It’s always amazing to witness horse herd behavior – even when it involves domesticated equines. We’ve been dealing with a sad situation at Halcyon Acres® in recent weeks, but it’s been fascinating to watch how the horses are respond to these odd circumstances.
A filly was born here in May out of one of our best Irish Draught Sport Horse (IDSH) producers, a mare that has always been a devoted, protective and superb mom. It’s been a difficult four weeks for mom, baby and me.
Herd mechanics experiment
We’ve been exploring using herd mechanics at Halcyon Acres® a bit in new and different ways (for us, anyway). After our spitfire colt of last year kept figuring out remarkable feats to get to the main herd and away from his mom at a very young age (jumping a 4-foot, 4-strand high-tinsel coated electric fence; managing to crawl through two-strands of interior electric without touching the wires; rolling under the fence; running through it; etc.), we decided (read gave up) it would be best to save the maiden mare the angst of being separated from her darling and turned the pair out with the farm-owned crew. He was a huge, independent and smart colt who managed to buddy up with everyone almost immediately, unscathed.
So this year, we made the decision to put our broodmares and babies out with an appropriately selected group of horses who weren’t towing a foal (or waiting for one) after a brief period of giving mare and foal time to bond. The older I get, the more I come to welcome the help other horses provide in schooling young horses – and realize how significant an imprint the right horses can make on a foal’s behavioral development. At about five days of age, Crooked (I need a better nickname for this foal – suggestions?) and her mom joined three other gals in the big digs.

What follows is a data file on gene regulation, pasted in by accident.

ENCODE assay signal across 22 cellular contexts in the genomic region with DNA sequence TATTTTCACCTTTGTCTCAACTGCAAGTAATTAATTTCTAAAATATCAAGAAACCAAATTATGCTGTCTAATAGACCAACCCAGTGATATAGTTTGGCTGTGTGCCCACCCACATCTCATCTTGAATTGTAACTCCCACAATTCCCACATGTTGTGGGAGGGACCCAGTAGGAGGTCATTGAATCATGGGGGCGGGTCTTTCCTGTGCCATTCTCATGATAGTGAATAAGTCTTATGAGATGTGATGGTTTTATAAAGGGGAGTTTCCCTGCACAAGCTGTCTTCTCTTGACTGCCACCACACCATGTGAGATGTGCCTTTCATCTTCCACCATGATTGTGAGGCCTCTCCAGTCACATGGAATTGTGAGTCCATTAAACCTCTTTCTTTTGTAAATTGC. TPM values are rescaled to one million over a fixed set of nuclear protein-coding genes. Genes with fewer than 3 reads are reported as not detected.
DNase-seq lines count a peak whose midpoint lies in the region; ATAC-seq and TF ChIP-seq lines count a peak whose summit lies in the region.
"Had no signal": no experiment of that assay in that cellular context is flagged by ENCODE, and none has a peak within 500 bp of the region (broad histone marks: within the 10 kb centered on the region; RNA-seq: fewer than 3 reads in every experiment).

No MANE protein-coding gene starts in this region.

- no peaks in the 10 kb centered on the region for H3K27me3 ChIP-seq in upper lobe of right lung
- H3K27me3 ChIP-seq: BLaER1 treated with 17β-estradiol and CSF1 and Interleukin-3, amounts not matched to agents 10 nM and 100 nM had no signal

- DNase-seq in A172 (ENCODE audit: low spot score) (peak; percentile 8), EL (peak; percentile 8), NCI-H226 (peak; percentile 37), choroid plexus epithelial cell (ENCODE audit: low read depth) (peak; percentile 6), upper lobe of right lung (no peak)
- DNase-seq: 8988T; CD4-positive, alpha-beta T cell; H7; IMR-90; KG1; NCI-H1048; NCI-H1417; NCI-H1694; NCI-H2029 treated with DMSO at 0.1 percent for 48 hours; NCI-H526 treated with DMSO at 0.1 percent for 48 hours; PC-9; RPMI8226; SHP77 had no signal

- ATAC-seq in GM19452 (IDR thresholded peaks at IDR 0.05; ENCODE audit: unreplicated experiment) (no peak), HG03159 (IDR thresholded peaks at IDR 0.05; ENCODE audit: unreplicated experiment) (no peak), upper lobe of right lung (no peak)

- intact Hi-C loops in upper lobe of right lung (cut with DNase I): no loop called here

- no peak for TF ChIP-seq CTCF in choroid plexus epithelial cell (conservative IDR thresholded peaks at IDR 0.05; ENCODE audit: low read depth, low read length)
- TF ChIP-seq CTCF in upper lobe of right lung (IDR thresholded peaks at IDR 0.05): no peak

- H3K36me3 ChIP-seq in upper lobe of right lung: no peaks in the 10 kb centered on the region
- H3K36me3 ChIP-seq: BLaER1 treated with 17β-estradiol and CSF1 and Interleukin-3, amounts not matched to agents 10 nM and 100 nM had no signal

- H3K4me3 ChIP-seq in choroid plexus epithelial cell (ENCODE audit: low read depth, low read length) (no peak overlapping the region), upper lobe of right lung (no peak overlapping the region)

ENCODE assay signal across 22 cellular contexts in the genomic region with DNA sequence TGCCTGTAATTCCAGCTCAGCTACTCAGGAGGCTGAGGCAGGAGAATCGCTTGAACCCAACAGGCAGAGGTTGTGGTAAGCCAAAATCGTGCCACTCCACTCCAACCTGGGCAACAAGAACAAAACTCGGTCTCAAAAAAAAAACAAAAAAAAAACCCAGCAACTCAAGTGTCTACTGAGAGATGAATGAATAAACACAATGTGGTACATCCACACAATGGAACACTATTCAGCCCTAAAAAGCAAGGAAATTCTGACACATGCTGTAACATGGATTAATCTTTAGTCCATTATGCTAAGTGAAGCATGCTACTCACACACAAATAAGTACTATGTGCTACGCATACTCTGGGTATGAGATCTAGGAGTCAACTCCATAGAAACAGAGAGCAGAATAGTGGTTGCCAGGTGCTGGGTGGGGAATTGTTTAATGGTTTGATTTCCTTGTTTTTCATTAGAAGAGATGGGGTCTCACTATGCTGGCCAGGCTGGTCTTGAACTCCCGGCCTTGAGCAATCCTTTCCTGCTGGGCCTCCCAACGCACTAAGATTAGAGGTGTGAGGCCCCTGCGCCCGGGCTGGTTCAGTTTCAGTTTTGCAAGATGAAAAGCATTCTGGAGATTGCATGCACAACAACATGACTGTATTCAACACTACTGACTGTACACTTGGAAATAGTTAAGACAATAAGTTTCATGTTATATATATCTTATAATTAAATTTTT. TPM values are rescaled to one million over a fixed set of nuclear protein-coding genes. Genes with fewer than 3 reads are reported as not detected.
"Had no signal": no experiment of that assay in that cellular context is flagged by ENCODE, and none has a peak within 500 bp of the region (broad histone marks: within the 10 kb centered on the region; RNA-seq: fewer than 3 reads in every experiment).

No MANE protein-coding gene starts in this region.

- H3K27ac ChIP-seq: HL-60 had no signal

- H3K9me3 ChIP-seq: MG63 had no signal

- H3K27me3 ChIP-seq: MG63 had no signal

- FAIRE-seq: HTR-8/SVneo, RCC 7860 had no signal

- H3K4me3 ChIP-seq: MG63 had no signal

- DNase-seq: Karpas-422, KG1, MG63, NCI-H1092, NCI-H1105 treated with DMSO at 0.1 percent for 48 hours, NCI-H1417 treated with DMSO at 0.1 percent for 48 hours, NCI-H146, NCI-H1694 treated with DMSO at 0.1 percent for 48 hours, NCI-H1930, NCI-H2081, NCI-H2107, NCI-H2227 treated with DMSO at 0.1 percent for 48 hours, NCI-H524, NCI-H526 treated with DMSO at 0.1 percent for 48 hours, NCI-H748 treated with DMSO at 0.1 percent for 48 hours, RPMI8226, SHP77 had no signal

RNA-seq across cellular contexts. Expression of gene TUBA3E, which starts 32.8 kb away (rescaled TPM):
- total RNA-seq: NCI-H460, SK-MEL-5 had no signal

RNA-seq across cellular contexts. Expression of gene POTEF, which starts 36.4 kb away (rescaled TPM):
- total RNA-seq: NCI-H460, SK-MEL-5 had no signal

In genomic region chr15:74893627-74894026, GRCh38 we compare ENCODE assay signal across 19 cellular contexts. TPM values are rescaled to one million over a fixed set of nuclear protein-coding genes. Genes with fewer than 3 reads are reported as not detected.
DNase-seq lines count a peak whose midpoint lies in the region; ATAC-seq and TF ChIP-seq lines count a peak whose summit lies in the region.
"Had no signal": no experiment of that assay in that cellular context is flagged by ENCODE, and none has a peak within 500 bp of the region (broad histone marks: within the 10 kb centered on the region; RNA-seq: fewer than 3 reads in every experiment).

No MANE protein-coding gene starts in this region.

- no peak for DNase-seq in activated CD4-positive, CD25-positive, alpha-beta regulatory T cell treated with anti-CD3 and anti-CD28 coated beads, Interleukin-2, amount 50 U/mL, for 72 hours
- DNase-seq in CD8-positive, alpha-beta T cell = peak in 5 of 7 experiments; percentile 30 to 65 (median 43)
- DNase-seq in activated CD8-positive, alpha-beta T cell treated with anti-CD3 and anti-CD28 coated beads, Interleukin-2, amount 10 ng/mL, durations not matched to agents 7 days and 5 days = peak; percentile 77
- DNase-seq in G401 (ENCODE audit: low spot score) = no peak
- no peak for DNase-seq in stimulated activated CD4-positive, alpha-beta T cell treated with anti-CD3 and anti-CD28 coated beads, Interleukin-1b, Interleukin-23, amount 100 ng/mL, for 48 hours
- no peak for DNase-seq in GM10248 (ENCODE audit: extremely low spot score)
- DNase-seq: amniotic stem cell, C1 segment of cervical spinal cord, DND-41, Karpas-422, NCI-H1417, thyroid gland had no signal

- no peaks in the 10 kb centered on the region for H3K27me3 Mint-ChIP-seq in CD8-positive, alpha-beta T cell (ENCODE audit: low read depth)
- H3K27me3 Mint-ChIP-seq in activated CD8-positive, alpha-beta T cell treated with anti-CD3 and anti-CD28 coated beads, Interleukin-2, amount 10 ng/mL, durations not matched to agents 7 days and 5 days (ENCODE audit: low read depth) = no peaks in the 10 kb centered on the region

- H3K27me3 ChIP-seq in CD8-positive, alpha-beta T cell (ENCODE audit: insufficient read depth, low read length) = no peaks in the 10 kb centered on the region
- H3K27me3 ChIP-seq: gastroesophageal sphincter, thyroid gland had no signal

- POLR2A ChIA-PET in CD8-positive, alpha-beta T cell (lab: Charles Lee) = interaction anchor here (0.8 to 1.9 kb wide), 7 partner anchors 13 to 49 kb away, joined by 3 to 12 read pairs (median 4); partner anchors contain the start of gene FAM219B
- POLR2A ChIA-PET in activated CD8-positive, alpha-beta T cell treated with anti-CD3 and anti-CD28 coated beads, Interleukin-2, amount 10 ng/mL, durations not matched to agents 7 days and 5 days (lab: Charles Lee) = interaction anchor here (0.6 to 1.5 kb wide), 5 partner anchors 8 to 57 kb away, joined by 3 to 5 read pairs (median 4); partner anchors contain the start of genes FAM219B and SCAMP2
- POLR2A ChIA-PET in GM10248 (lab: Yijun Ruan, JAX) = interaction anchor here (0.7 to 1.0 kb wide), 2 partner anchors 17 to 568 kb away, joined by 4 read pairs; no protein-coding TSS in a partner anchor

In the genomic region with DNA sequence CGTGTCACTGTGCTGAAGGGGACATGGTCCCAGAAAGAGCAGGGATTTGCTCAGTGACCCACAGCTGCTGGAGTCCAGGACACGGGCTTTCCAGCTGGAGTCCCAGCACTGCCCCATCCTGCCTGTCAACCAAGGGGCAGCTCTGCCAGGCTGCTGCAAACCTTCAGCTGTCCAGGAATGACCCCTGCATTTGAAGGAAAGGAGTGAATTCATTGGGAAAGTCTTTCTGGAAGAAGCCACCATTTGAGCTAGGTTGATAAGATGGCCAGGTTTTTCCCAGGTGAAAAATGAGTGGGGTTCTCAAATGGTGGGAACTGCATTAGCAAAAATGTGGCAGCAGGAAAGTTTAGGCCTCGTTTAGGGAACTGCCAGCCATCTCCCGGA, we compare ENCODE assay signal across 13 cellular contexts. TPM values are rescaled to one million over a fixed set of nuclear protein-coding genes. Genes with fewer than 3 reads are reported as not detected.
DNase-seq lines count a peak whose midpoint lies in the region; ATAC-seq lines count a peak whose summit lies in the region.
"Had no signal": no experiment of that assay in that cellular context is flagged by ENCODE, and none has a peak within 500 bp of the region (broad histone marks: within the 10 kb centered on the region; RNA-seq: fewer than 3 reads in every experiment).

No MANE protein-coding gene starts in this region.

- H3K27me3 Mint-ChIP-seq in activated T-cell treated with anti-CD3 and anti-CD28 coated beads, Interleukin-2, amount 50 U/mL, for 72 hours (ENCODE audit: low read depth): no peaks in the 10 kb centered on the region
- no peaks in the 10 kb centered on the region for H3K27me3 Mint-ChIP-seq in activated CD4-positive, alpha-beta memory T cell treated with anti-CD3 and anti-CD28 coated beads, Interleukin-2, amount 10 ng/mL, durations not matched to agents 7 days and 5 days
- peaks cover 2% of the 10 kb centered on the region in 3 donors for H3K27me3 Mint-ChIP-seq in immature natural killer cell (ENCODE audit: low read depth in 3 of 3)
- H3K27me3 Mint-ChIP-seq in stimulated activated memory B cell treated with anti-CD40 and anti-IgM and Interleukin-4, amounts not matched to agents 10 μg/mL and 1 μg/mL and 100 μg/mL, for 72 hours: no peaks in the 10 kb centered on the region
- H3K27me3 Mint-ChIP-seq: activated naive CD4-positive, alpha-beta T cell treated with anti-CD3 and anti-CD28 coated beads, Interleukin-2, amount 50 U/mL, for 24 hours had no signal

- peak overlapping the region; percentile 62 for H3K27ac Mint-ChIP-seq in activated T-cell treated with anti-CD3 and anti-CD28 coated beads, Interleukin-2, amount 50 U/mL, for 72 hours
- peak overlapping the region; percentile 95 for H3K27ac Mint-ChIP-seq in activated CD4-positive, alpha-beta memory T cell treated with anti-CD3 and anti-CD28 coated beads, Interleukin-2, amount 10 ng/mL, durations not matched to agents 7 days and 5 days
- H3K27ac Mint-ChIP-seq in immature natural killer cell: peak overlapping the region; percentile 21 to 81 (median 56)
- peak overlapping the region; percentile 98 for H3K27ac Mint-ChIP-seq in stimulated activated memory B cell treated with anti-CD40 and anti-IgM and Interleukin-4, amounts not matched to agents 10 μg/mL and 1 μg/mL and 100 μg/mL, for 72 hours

Foal challenges – filly takes a turn for the worse
Right about the time we moved the pair into this segregated herd, health issues started escalating with the foal. Early on, we were focused on a localized infection near the umbilical cord (she came out of the mare with a huge stump and large hematoma right in front of the site – likely due to the cord breaking in the birthing canal) and noticed the crooked legs, but hoped they’d straighten over time. Then, she almost doubled in size in less than a week. The front tendons contracted first, next the back, which were worse. Now, most of her time is spent lying down to minimize the pain – she’s also recently been relegated to stall rest all but 2 hours of the day. Tried small paddock turnout, but the mare was so much more interested in the gals, she ran the foal ragged and knocked her down if she traversed into her tantrum path.
Mare’s aloof, client filly steps in
As I write this post, a three-year-old client filly is standing at the gate screaming to the foal in the barn. This big gal spent the winter in low status with her gang of ‘babies.’ They left, so we culled out a few kind horses to keep her company. When the birth mare started to ignore, leave and reject the foal (she’s still letting her nurse, but otherwise seems to wish she were gone) this young mare kept watch over the baby as she lay in the grass for hours, resting her sore and constricted legs. Mom left the filly, heading up the hill for richer grasses – or into the barn unconcerned about her whereabouts at feed time. Funny, this nurturing role seemed to boost this filly’s confidence (and rank and popularity in the herd) in ways no grouping of horse company could.
Horses will surprise you
Horses do things you never expect. This mother went ballistic for the better part of a week a few years ago as I tried to remove the second twin – born alive, unlike her sister – when she died after a struggle to save her. By the time I was able to separate the dam and the carcass, she had scraped all the hair and skin off the baby in an effort to get her up. Witnessing her now ignoring a young foal because it isn’t perfect is a shock. Similarly, this three-year-old TB filly is a classic follower. Watching her take the lead in giving this foal the comfort and protection the mom failed to provide was a joy to observe. This experience will likely serve both horses well. The baby knows where the milk is, but clings to the filly for other needs. The stand-in has blossomed into a confident and expressive equine in many aspects of her existence, which should carry over into future career requests.
It will be a very sad day when the two must part, but the weeks where they touched each other will likely last them a lifetime in terms of how they handle future challenges.
Do you have horse stories to tell?
Have you witnessed surprising behavior from horses in the herd? Please share in your comments below.